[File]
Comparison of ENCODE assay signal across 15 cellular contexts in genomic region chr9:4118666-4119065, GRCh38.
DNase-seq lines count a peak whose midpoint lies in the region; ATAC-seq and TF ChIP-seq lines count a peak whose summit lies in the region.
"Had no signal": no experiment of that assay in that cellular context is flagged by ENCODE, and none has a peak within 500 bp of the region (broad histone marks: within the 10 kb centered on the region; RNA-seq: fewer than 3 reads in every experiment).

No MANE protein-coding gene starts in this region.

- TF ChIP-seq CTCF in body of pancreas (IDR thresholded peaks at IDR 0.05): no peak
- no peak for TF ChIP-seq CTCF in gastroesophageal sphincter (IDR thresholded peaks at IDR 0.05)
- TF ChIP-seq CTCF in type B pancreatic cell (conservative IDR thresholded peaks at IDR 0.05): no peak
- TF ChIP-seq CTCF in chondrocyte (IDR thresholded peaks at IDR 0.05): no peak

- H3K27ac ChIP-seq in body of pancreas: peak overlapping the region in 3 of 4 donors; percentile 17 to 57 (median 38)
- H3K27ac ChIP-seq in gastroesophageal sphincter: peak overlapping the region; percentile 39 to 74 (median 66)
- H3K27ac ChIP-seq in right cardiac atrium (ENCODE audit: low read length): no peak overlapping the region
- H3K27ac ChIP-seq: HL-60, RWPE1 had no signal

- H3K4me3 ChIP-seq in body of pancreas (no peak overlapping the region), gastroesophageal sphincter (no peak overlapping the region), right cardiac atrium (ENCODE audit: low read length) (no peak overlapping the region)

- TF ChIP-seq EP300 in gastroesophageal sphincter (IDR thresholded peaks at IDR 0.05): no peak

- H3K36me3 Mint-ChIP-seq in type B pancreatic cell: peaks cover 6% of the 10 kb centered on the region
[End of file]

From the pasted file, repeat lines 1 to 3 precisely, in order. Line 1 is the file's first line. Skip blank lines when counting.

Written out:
Comparison of ENCODE assay signal across 15 cellular contexts in genomic region chr9:4118666-4119065, GRCh38.
DNase-seq lines count a peak whose midpoint lies in the region; ATAC-seq and TF ChIP-seq lines count a peak whose summit lies in the region.
"Had no signal": no experiment of that assay in that cellular context is flagged by ENCODE, and none has a peak within 500 bp of the region (broad histone marks: within the 10 kb centered on the region; RNA-seq: fewer than 3 reads in every experiment).